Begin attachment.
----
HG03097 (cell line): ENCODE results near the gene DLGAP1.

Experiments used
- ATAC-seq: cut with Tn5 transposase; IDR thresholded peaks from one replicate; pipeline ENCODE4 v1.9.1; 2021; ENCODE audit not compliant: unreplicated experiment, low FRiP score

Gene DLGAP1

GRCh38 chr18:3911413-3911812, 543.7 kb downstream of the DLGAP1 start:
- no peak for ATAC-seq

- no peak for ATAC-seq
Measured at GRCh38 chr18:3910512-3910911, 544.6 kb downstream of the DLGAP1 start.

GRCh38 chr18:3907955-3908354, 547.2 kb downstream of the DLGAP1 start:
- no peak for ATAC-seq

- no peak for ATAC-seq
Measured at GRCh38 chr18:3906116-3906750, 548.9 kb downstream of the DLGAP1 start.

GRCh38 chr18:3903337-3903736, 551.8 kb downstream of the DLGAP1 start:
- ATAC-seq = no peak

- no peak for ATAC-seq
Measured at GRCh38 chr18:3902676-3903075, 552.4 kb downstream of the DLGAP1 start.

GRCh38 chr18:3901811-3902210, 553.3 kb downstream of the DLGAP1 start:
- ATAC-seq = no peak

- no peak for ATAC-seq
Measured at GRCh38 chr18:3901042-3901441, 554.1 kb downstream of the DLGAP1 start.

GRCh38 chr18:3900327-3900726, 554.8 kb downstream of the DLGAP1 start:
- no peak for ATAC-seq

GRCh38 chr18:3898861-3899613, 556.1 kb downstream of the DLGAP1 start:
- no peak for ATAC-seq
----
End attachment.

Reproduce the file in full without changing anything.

HG03097 (cell line): ENCODE results near the gene DLGAP1.

Experiments used
- ATAC-seq: cut with Tn5 transposase; IDR thresholded peaks from one replicate; pipeline ENCODE4 v1.9.1; 2021; ENCODE audit not compliant: unreplicated experiment, low FRiP score

Gene DLGAP1

GRCh38 chr18:3911413-3911812, 543.7 kb downstream of the DLGAP1 start:
- no peak for ATAC-seq

- no peak for ATAC-seq
Measured at GRCh38 chr18:3910512-3910911, 544.6 kb downstream of the DLGAP1 start.

GRCh38 chr18:3907955-3908354, 547.2 kb downstream of the DLGAP1 start:
- no peak for ATAC-seq

- no peak for ATAC-seq
Measured at GRCh38 chr18:3906116-3906750, 548.9 kb downstream of the DLGAP1 start.

GRCh38 chr18:3903337-3903736, 551.8 kb downstream of the DLGAP1 start:
- ATAC-seq = no peak

- no peak for ATAC-seq
Measured at GRCh38 chr18:3902676-3903075, 552.4 kb downstream of the DLGAP1 start.

GRCh38 chr18:3901811-3902210, 553.3 kb downstream of the DLGAP1 start:
- ATAC-seq = no peak

- no peak for ATAC-seq
Measured at GRCh38 chr18:3901042-3901441, 554.1 kb downstream of the DLGAP1 start.

GRCh38 chr18:3900327-3900726, 554.8 kb downstream of the DLGAP1 start:
- no peak for ATAC-seq

GRCh38 chr18:3898861-3899613, 556.1 kb downstream of the DLGAP1 start:
- no peak for ATAC-seq